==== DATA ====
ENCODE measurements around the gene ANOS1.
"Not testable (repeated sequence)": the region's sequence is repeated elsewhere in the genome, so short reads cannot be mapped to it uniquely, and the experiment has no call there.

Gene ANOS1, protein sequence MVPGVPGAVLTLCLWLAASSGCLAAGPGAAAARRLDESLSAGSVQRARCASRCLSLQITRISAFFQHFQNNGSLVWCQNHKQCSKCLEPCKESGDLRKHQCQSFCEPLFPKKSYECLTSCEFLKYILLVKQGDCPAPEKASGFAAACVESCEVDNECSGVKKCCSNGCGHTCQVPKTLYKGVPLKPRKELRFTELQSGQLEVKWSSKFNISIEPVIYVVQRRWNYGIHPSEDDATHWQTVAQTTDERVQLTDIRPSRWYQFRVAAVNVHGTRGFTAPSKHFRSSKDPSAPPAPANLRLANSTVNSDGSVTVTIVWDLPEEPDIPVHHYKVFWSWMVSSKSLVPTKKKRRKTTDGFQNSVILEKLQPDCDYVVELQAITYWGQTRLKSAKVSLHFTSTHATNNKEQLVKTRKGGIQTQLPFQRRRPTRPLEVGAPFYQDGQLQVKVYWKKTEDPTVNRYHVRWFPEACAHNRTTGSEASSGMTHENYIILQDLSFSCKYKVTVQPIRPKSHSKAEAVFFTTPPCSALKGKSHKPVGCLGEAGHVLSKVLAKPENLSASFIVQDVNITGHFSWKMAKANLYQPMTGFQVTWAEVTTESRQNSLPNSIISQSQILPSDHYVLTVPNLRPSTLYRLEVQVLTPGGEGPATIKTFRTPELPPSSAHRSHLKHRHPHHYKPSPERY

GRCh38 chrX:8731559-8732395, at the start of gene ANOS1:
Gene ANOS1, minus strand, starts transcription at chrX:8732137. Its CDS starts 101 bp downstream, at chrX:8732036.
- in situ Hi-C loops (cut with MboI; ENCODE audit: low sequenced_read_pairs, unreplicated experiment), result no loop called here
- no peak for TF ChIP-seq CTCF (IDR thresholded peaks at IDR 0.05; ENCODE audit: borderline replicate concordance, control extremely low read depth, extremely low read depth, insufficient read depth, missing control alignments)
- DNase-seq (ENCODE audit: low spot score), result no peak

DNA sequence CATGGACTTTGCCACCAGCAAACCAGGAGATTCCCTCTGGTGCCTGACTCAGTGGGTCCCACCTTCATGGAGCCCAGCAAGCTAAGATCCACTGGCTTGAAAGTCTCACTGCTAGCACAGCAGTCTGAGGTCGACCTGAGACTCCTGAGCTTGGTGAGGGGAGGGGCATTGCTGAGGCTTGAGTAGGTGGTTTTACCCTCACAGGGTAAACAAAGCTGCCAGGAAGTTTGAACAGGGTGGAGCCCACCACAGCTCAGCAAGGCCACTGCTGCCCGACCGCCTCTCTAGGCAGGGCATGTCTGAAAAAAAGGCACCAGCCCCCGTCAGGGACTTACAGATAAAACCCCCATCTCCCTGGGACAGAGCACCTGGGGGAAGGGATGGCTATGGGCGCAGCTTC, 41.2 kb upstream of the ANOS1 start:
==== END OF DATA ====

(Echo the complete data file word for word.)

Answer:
ENCODE measurements around the gene ANOS1.
"Not testable (repeated sequence)": the region's sequence is repeated elsewhere in the genome, so short reads cannot be mapped to it uniquely, and the experiment has no call there.

Gene ANOS1, protein sequence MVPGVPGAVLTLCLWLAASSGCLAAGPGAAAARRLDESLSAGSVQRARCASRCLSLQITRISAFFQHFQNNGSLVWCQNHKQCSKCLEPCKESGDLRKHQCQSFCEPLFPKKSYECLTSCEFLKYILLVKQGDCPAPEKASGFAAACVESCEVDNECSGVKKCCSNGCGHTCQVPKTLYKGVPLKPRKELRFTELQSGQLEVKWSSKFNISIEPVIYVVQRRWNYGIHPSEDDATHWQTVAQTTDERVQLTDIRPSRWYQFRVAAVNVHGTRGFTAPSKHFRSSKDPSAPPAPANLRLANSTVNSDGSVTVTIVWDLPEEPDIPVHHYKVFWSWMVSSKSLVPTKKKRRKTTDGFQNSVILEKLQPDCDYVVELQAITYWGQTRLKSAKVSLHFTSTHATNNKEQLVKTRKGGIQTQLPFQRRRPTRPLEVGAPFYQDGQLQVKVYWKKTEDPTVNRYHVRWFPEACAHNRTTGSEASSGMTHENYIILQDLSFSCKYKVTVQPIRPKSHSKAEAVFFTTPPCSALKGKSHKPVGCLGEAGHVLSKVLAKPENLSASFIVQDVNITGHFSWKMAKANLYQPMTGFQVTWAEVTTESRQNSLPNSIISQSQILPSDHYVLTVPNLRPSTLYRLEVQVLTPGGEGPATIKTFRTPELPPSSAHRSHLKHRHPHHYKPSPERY

GRCh38 chrX:8731559-8732395, at the start of gene ANOS1:
Gene ANOS1, minus strand, starts transcription at chrX:8732137. Its CDS starts 101 bp downstream, at chrX:8732036.
- in situ Hi-C loops (cut with MboI; ENCODE audit: low sequenced_read_pairs, unreplicated experiment), result no loop called here
- no peak for TF ChIP-seq CTCF (IDR thresholded peaks at IDR 0.05; ENCODE audit: borderline replicate concordance, control extremely low read depth, extremely low read depth, insufficient read depth, missing control alignments)
- DNase-seq (ENCODE audit: low spot score), result no peak

DNA sequence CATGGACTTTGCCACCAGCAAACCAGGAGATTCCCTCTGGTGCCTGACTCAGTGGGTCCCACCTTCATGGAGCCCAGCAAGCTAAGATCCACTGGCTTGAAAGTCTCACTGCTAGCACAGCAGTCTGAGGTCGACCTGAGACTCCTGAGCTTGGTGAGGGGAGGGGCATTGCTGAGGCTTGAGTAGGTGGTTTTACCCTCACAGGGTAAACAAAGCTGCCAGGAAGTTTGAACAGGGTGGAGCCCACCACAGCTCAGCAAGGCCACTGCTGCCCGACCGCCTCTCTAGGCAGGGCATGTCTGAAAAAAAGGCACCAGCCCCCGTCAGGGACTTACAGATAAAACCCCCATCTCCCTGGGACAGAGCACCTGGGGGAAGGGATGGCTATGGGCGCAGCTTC, 41.2 kb upstream of the ANOS1 start: